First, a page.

This multidisciplinary programme offers students the opportunity to study the African continent from many different angles. As a result, students acquire solid knowledge and understanding of the major historical, literary, cultural, socio-economical and political factors at play in Africa. They also acquire insight into the issues that are particularly relevant within this continent.
Such knowledge is essential for any profession that involves contact with Africa, for instance policy-making positions within the government, positions within NGOs concerned with development cooperation, positions in international organisations, journalism and public relations. Besides specialist knowledge of Africa, students also develop a number of general skills that form valuable assets in their search for employment and make a relevant job experience thanks to a period of internship in Africa. Moreover, the programme aims to raise students to a level of knowledge and skills that allows them to proceed to PhD research.
The first semester is devoted to group teaching and is both a broadening and deepening of the BA-programme as well as a preparation for the MA-thesis. The “Aims and Results of Africanist research MA” is the first course in the programme. This course is multidisciplinary and is taught by lecturers from the Faculties of Humanities and Social Sciences and from the Centre for African Studies. The course covers subjects that are essential to every student studying the African continent, such as demographics, ecology, environment, the history of slavery, colonialism, and modern African politics, as well as economics and literature. Parallel to this first, quite intensive, block of courses, shared with students from the Research Master African Studies, the students follow one more course. Followed by three courses in the second block of the first semester. Already during the first semester, students start thinking about their MA Thesis and they prepare for their internship. Students are advised to go to Africa in the beginning of the second semester, for a field assignment.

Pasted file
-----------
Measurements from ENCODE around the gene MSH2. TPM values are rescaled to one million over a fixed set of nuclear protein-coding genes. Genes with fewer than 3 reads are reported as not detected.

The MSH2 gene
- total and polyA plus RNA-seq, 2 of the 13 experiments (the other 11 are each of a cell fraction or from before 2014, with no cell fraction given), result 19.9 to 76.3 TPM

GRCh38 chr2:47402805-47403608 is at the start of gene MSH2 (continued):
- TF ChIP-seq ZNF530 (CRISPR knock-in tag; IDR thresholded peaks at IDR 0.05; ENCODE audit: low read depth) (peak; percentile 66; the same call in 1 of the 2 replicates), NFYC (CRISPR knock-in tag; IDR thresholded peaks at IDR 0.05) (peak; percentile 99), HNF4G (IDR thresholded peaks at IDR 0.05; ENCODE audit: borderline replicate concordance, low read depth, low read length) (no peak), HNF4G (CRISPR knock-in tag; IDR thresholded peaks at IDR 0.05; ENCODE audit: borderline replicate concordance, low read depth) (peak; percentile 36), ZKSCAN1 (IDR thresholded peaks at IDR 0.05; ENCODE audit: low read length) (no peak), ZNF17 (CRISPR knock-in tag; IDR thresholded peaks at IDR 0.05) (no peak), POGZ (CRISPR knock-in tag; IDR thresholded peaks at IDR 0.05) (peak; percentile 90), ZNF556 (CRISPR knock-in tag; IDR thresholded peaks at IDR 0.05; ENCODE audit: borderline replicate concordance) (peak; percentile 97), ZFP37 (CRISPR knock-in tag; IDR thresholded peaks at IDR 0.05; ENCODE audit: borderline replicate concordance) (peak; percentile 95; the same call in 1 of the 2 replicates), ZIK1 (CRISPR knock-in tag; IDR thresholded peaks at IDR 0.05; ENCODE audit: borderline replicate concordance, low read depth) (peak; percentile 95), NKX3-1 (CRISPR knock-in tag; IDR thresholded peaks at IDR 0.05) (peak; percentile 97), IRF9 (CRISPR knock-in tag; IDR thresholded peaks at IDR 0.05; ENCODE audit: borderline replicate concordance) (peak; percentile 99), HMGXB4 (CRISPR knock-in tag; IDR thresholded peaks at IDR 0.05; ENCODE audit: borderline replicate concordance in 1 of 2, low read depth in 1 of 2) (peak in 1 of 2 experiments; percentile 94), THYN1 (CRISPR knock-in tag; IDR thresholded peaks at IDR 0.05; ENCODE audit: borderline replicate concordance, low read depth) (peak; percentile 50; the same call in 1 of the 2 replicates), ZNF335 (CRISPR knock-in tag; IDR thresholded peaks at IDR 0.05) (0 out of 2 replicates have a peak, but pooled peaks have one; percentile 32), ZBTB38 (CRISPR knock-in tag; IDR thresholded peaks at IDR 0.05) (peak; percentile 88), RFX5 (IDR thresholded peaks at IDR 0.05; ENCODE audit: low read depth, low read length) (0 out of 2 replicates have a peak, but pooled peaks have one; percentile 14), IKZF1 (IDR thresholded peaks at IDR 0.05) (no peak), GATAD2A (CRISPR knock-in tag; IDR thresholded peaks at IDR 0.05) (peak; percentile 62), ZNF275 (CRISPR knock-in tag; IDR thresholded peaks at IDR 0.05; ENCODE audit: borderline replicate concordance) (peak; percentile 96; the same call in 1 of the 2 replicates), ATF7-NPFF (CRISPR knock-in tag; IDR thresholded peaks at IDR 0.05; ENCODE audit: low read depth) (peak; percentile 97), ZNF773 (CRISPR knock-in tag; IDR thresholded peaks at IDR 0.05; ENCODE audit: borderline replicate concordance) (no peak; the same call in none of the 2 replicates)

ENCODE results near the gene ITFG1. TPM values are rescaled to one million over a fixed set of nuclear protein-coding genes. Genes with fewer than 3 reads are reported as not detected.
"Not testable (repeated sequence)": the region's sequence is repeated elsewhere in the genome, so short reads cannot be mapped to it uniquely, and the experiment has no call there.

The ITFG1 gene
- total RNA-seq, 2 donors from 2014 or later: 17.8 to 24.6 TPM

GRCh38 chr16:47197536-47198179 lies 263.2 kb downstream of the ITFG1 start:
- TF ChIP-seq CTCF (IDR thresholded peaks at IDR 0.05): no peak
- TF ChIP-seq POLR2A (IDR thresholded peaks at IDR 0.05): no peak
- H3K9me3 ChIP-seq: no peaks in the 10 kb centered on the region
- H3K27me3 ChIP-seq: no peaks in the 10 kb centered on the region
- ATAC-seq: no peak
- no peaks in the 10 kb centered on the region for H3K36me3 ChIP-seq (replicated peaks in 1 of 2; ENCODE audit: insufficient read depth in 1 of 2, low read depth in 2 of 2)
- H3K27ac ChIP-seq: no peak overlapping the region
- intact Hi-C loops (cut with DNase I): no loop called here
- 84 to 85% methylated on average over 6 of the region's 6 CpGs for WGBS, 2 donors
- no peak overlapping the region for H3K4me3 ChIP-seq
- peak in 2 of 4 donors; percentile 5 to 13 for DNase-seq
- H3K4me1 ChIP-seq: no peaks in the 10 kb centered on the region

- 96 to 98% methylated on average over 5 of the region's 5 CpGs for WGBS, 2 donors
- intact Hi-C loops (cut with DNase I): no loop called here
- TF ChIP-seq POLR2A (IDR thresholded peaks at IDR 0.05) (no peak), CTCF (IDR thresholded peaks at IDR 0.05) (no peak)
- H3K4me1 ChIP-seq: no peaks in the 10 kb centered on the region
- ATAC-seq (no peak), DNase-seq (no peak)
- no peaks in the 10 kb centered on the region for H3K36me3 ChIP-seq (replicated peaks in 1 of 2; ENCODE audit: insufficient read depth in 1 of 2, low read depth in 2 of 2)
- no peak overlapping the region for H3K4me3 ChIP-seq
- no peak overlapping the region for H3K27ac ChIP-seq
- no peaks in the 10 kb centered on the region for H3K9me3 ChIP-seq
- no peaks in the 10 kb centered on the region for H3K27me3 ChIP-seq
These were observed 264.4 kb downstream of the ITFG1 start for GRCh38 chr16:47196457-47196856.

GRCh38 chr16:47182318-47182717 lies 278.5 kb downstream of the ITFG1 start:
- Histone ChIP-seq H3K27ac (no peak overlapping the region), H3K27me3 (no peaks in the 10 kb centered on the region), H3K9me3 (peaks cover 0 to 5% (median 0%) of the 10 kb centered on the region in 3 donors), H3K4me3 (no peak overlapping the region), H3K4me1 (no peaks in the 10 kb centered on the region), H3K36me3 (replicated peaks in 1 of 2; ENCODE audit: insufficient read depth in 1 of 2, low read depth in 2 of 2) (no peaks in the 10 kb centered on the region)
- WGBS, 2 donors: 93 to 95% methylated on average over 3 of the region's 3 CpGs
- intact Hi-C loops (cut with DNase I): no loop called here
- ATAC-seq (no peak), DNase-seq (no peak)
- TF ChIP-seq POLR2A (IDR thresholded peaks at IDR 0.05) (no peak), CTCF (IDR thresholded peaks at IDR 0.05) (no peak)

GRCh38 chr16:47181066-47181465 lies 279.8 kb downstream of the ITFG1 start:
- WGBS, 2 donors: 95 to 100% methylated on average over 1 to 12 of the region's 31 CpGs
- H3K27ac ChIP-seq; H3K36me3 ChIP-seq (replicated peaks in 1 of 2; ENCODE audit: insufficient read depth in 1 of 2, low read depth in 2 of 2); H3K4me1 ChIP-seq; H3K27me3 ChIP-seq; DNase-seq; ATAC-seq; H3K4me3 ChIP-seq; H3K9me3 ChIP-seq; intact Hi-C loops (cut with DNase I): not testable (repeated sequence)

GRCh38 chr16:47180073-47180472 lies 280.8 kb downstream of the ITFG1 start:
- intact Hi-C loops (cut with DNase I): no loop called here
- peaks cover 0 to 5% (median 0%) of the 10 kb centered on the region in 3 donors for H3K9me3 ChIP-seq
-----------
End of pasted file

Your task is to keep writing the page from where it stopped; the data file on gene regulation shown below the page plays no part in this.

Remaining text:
From April onwards, when they have “returned from the field”, students start writing their MA thesis.
Master’s thesis and requirements for graduation
In order to graduate, students must have successfully completed the 60 EC programme and have completed their final thesis as a component of that programme. The thesis carries 15 EC and as a rule will not exceed a maximum of 17,000 words including notes, bibliography and appendices. To a large extent, the second semester will be dedicated to writing the master’s thesis. Insofar as possible, students are expected to conduct their research in Africa.